Additionally, if you’re bed rotting in excess, you probably aren’t getting much movement in. “Studies have shown that almost any form of physical activity actually has stress-busting benefits and can counter symptoms of anxiety and depression, so if you're not exercising, you're not getting any of those endorphins –– your brain's feel-good chemicals,” Strong says. “If you're bed rotting a lot and not engaging in much physical activity, becoming sedentary can become a habit that's difficult to break, and your brain won't be getting the same amount of blood flow it would otherwise.” On top of this, research has found links between physical inactivity and mood changes or depression. 

Young person laying in their bed looking towards the window in a white shirt and white bed set. The person is "bed rotting", spending excessive time in bed.

If your bed rotting includes plenty of time on social media, this can result in its own mental health consequences, such as increased feelings of isolation or loneliness, fear of missing out (FOMO), and decreased self-esteem, to name a few. Plus, social media gives you easy hits of dopamine, which is another feel-good hormone linked to your brain’s reward system. When you’re getting dopamine fixes from social media, you may rely on this as your main source of dopamine rather than healthier methods, says Maselli.

Another general risk of bed rotting is that since it’s become so normalized and is so effortless, you can become dependent on the habit., Too much bed rotting can make it seem like staying in bed is your only option to cope with difficulties, despite the availability of plenty of other coping skills Maselli says. 

The bottom line: There’s an undeniable link between excessive bed rotting and mental health. “If you're finding that you're bed rotting for more than one or two days at a time, canceling social meetings and isolating from others, feeling very low, and noticing a pattern in how often and how long you stay in bed, this could be a sign that your bed rotting has led to symptoms of anxiety or depression –– or that your desire to bed rot is because you're experiencing a mental health struggle,” Strong says.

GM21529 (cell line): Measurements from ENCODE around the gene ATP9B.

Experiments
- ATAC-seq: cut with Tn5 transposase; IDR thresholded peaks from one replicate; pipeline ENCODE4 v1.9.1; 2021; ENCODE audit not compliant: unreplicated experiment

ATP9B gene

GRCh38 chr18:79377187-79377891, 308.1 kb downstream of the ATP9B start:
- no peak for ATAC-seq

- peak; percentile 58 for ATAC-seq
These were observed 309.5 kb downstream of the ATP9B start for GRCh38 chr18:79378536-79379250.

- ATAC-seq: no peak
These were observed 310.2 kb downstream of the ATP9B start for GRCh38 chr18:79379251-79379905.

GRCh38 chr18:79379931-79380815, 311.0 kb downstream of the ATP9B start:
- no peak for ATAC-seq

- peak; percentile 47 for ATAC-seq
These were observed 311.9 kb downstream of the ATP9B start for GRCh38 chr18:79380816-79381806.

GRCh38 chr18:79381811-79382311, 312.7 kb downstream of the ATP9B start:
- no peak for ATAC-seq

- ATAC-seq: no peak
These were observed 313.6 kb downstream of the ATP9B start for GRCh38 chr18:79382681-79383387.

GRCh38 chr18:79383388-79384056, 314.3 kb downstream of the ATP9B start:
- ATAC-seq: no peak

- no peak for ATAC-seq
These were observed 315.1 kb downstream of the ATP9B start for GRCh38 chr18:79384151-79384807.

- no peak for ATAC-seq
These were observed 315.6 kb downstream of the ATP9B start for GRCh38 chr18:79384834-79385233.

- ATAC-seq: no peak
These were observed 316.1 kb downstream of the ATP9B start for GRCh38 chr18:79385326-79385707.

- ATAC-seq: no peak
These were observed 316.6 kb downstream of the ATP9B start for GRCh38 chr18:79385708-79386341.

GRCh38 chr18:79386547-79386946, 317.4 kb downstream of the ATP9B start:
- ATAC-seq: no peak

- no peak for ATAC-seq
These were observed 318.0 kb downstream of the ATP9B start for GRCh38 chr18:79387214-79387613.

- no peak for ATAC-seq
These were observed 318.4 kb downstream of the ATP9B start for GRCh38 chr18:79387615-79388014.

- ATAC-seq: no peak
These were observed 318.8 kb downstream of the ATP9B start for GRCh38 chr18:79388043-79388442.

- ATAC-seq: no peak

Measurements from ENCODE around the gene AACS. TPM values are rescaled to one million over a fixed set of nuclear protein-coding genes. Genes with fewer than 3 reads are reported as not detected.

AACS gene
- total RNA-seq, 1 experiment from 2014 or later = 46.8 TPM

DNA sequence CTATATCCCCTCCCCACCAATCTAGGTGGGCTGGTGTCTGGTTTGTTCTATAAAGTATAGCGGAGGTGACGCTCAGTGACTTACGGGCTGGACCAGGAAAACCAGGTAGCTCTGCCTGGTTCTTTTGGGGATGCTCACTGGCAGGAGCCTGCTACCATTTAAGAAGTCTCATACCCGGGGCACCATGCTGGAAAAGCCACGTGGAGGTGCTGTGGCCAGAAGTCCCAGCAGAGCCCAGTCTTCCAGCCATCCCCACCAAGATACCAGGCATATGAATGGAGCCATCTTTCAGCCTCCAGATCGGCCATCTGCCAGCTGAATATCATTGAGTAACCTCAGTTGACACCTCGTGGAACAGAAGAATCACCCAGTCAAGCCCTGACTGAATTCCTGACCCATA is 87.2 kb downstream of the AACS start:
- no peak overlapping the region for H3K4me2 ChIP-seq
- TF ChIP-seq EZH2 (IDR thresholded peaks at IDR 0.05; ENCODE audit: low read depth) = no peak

Disrupted sleep

Reduced physical activity

Excessive social media use

Limit coping skills

Sign of mental health struggle

Excessive bed rotting can lead to linking the bed with being active instead of resting, and over-expose people to the blue light emitted by screens, potentially disrupting the sleep-wake cycle.

Lack of physical activity due to bed rotting can hinder stress relief, endorphin release, and blood flow, potentially leading to mood changes.

Spending too much time on social media while bed rotting can lead to feelings of isolation, FOMO, lowered self-esteem, and reliance on dopamine from online interactions.

Bed rotting might create the impression that staying in bed is the only way to deal with challenges, even though there are actually many other coping skills available.

Bed rotting could be a sign of anxiety, depression, or another mental health challenge if you’re frequently skipping social plans or feeling down while in bed.

Healthy self-care alternatives to bed rotting

While a little bit of lazy day bed rotting here and there is okay, it’s super important to also practice self-care activities that will benefit your well-being. Some ideas include:

  • Exercising
  • Getting creative by making art or music
  • Practicing mindfulness and meditation
  • Doing breathing exercises
  • Socializing with friends and family
  • Calling up a loved one to talk
  • Practicing gratitude
  • Journaling
  • Unplugging from social media
  • Eating healthy
  • Getting enough sleep

If it feels really hard for you to do any of these things, show yourself self-compassion and grace. Don’t beat yourself up for this behavior. Maselli stresses the importance of taking baby steps and being patient. If getting out of bed and going for a walk feels like an insurmountable task, start really small. 

For example, you can just put your phone down next to you and engage in a tiny bit of movement while you’re still in bed, like moving your eyes back and forth to combat eye strain, rolling the wrists and ankles, and stretching your fingers. Once you learn that you have the strength to do these little things, you can gradually work your way up to slightly bigger activities.

Additionally, Maselli suggests enlisting an accountability buddy –– another person you can check in with regularly to inspire each other to engage in healthier self-care practices and coping skills.

This isn’t to say you have to give up in-bed scrolling or binge-watching entirely. Just make sure you’re also engaging in healthy activities and taking care of your overall well-being. Remember the importance of moderation and balance. “If you feel like you need a break from being around others, try doing something more active,” Strong says. “You can always spend an hour or two afterward in your bed letting that glow of endorphins wash over you –– and you'll probably feel a lot better for it both physically and mentally.”

How Charlie Health can help

If you find yourself bed rotting excessively or aren’t able to use coping skills other than bed rotting, Charlie Health can help.

Charlie Health is the largest virtual mental health provider for Gen Z teens and millennial young adults with serious mental health conditions. Our virtual intensive outpatient program (IOP) provides personalized care for people dealing with a wide range of mental health conditions, including anxiety and depression and related symptoms, like bed rotting.

Whether you’re exploring treatment options for the first time or seeking extra support, Charlie Health provides individualized and evidence-based mental health care in a safe, supportive space.